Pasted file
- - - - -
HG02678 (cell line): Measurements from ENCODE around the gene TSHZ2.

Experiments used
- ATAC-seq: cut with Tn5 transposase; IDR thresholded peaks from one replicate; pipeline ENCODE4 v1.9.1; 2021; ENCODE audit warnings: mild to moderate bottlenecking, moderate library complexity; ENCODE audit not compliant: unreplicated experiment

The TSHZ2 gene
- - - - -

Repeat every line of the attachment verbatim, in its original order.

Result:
HG02678 (cell line): Measurements from ENCODE around the gene TSHZ2.

Experiments used
- ATAC-seq: cut with Tn5 transposase; IDR thresholded peaks from one replicate; pipeline ENCODE4 v1.9.1; 2021; ENCODE audit warnings: mild to moderate bottlenecking, moderate library complexity; ENCODE audit not compliant: unreplicated experiment

The TSHZ2 gene